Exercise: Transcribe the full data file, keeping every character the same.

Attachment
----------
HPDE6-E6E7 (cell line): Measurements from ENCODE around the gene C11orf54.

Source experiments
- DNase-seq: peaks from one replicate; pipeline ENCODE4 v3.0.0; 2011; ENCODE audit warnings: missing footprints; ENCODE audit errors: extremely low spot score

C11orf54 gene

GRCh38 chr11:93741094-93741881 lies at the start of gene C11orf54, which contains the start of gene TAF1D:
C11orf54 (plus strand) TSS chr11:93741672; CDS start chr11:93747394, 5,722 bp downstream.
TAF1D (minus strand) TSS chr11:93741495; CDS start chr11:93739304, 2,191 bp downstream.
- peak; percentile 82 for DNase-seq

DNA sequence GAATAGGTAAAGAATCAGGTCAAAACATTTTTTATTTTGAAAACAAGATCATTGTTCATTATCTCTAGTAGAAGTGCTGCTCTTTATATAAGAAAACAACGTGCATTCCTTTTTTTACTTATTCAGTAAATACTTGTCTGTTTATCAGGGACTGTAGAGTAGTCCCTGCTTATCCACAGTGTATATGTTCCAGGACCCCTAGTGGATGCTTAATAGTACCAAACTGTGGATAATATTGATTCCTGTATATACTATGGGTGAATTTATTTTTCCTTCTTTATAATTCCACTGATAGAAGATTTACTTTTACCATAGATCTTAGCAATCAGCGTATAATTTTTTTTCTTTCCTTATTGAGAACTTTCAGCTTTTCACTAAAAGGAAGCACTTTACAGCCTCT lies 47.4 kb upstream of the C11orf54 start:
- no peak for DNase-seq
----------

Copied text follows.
HPDE6-E6E7 (cell line): Measurements from ENCODE around the gene C11orf54.

Source experiments
- DNase-seq: peaks from one replicate; pipeline ENCODE4 v3.0.0; 2011; ENCODE audit warnings: missing footprints; ENCODE audit errors: extremely low spot score

C11orf54 gene

GRCh38 chr11:93741094-93741881 lies at the start of gene C11orf54, which contains the start of gene TAF1D:
C11orf54 (plus strand) TSS chr11:93741672; CDS start chr11:93747394, 5,722 bp downstream.
TAF1D (minus strand) TSS chr11:93741495; CDS start chr11:93739304, 2,191 bp downstream.
- peak; percentile 82 for DNase-seq

DNA sequence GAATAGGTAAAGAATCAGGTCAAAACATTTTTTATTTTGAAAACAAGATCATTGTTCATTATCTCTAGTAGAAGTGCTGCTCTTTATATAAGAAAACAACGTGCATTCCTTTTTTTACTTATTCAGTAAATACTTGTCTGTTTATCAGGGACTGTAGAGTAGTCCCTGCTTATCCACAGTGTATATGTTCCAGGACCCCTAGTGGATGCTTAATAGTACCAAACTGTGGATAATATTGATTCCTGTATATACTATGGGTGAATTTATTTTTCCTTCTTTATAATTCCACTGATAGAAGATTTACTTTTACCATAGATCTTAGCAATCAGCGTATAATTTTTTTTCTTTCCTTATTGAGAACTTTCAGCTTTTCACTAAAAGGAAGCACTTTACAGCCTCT lies 47.4 kb upstream of the C11orf54 start:
- no peak for DNase-seq